Original U.S. WWII “Careless Talk” Poster - “Convoy Sails - Puzzle Piece Poster”- By Stevan Dohanos
Original Item: Only One Available. During WWII, the government commissioned propaganda posters to teach American citizens and soldiers that careless speech could endanger national security. Any American with knowledge of troop movements, military equipment, or any other information that might prove useful to the enemy was encouraged to keep quiet. To remind all Americans of their duty, the Office of War Information (OWI) commissioned artists to create propaganda posters. The posters were hung in public places and widely reprinted. They used imagery that tugged at heartstrings, invoked fear, and appealed to a sense of patriotism.
Stevan Dohanos created several “Don’t Talk” posters for the OWI. He is best known for his Saturday Evening Post covers and created a sinking ship poster and this example of his puzzle piece poster to warn against unguarded speech. He worked for the Section of Painting and Sculpture of the U.S. Treasury Department and painted murals in several post offices.
This example measures 27 ½” x 20” and is offered in good condition. The poster unfortunately has some staining and minor damage and tearing on the corners and bottom, due to many years of storage while being folded. The poster is still folded along the original fold marks that were made for distribution in 1943.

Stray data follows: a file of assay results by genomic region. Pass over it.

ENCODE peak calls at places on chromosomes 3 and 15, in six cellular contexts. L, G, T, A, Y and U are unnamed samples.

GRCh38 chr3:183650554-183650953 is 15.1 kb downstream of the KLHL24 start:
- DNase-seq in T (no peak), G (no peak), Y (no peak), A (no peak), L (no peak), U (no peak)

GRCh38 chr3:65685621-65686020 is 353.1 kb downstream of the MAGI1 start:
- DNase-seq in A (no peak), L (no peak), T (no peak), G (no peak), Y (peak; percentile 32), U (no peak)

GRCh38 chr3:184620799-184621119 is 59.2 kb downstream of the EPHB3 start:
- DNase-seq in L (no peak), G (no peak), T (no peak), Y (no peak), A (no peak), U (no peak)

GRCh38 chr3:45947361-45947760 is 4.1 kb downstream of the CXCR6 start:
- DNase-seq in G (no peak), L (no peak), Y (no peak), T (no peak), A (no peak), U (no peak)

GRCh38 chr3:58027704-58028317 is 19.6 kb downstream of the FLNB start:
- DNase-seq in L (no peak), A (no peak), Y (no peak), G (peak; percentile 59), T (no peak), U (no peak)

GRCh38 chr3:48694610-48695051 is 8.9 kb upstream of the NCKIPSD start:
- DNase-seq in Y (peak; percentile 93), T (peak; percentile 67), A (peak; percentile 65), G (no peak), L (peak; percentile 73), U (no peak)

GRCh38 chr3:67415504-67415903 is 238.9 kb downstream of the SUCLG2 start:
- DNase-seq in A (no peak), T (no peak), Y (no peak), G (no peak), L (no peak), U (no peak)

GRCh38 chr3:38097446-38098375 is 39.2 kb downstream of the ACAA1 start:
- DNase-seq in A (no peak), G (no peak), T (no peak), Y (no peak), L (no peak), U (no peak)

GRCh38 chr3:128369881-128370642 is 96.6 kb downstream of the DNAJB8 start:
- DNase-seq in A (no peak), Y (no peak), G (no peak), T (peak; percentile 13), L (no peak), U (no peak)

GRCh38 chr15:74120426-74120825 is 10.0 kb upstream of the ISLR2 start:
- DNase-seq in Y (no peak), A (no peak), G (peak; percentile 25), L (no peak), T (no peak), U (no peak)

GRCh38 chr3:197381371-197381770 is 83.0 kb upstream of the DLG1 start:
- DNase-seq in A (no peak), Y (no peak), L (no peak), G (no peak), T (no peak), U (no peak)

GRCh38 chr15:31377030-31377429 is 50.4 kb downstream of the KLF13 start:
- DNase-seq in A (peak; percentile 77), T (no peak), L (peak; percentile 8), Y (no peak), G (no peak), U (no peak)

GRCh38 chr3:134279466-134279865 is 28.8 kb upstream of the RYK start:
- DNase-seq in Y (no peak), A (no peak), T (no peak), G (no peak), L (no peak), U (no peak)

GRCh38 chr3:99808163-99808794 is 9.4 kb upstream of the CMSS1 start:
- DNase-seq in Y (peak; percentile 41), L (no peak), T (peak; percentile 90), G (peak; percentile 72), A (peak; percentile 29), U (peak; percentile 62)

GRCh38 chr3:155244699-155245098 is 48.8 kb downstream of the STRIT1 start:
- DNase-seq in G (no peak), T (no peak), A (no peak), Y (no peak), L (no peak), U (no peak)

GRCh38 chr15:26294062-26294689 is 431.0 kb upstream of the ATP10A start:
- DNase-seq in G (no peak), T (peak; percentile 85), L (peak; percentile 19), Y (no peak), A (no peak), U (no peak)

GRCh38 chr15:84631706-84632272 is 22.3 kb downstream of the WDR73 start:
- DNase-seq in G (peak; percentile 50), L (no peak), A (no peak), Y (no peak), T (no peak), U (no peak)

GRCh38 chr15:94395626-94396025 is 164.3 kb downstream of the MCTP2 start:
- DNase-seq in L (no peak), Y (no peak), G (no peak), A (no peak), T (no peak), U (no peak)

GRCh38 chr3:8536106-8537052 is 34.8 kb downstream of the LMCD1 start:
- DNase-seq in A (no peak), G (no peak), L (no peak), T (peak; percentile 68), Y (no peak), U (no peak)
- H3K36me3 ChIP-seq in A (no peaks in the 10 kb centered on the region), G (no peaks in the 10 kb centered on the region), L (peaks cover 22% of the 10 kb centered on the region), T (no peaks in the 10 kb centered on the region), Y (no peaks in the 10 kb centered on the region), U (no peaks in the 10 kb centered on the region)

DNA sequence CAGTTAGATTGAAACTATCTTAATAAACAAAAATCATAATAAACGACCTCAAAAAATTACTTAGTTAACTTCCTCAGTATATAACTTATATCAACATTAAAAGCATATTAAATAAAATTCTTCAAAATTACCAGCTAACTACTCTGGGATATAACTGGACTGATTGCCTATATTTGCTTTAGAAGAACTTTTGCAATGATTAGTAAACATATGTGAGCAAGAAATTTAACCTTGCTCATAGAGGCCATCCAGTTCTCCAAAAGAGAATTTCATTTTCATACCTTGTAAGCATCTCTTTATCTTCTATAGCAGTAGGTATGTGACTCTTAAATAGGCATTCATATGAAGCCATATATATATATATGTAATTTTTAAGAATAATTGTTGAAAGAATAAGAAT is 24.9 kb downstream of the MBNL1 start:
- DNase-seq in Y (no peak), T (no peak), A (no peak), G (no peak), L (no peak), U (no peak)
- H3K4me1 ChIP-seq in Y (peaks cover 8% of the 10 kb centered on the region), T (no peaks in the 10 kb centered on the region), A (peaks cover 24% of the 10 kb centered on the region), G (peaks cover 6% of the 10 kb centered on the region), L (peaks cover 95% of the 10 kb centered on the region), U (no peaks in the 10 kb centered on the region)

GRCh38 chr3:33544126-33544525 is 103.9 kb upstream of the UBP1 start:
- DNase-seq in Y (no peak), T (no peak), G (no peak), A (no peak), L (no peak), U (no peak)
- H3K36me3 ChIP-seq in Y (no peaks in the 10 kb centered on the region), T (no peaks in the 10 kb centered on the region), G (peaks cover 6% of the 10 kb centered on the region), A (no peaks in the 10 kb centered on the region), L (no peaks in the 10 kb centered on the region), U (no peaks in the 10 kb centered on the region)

The poster features a hand wearing a large ring with a Swas on it, reaching over an incomplete puzzle while placing the last piece.
The Top of The Poster Reads:
BITS OF CARELESS TALK
ARE PIECED TOGETHER BY THE ENEMY
The Puzzle Section of The Poster Reads:
Convoy Sails for *England*
*Is The Last Piece of the Puzzle*
Printed at bottom "U.S. Government Printing Office: 1943-O-563414 Distributed by OWI for the issuing agencies."
This is a wonderful poster with a very clear message that comes ready to display in your WWII propaganda collections!
Guns, tanks, and bombs were the principal weapons of World War II, but there were other, more subtle forms of warfare as well. Words, posters, and films waged a constant battle for the hearts and minds of the American citizenry just as surely as military weapons engaged the enemy. Persuading the American public became a wartime industry, almost as important as the manufacturing of bullets and planes. The Government launched an aggressive propaganda campaign with clearly articulated goals and strategies to galvanize public support, and it recruited some of the nation's foremost intellectuals, artists, and filmmakers to wage the war on that front.
Concerns about national security intensify in wartime. During World War II, the Government alerted citizens to the presence of enemy spies and saboteurs lurking just below the surface of American society. "Careless talk" posters warned people that small snippets of information regarding troop movements or other logistical details would be useful to the enemy. Well-meaning citizens could easily compromise national security and soldiers' safety with careless talk.
“Words are ammunition. Each word an American utters either helps or hurts the war effort. He must stop rumors. He must challenge the cynic and the appeaser. He must not speak recklessly. He must remember that the enemy is listening.”
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